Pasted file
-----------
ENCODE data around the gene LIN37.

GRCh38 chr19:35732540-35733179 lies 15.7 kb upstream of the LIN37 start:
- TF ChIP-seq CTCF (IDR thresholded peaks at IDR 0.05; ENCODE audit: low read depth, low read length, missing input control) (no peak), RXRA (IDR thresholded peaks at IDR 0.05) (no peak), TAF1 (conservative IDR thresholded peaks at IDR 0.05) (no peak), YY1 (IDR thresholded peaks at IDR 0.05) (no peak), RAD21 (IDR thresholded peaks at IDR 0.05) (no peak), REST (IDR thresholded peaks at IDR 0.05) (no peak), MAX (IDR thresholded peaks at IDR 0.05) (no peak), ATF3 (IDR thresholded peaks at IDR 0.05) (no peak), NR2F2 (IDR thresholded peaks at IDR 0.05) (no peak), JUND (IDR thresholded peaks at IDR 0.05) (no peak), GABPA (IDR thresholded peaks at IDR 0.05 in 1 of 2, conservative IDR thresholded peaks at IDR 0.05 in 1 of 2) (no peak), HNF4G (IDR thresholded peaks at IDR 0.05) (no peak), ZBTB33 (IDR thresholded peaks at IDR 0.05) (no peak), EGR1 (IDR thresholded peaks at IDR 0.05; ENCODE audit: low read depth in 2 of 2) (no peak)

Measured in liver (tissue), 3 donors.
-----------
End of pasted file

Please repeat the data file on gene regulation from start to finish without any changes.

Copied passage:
ENCODE data around the gene LIN37.

GRCh38 chr19:35732540-35733179 lies 15.7 kb upstream of the LIN37 start:
- TF ChIP-seq CTCF (IDR thresholded peaks at IDR 0.05; ENCODE audit: low read depth, low read length, missing input control) (no peak), RXRA (IDR thresholded peaks at IDR 0.05) (no peak), TAF1 (conservative IDR thresholded peaks at IDR 0.05) (no peak), YY1 (IDR thresholded peaks at IDR 0.05) (no peak), RAD21 (IDR thresholded peaks at IDR 0.05) (no peak), REST (IDR thresholded peaks at IDR 0.05) (no peak), MAX (IDR thresholded peaks at IDR 0.05) (no peak), ATF3 (IDR thresholded peaks at IDR 0.05) (no peak), NR2F2 (IDR thresholded peaks at IDR 0.05) (no peak), JUND (IDR thresholded peaks at IDR 0.05) (no peak), GABPA (IDR thresholded peaks at IDR 0.05 in 1 of 2, conservative IDR thresholded peaks at IDR 0.05 in 1 of 2) (no peak), HNF4G (IDR thresholded peaks at IDR 0.05) (no peak), ZBTB33 (IDR thresholded peaks at IDR 0.05) (no peak), EGR1 (IDR thresholded peaks at IDR 0.05; ENCODE audit: low read depth in 2 of 2) (no peak)

Measured in liver (tissue), 3 donors.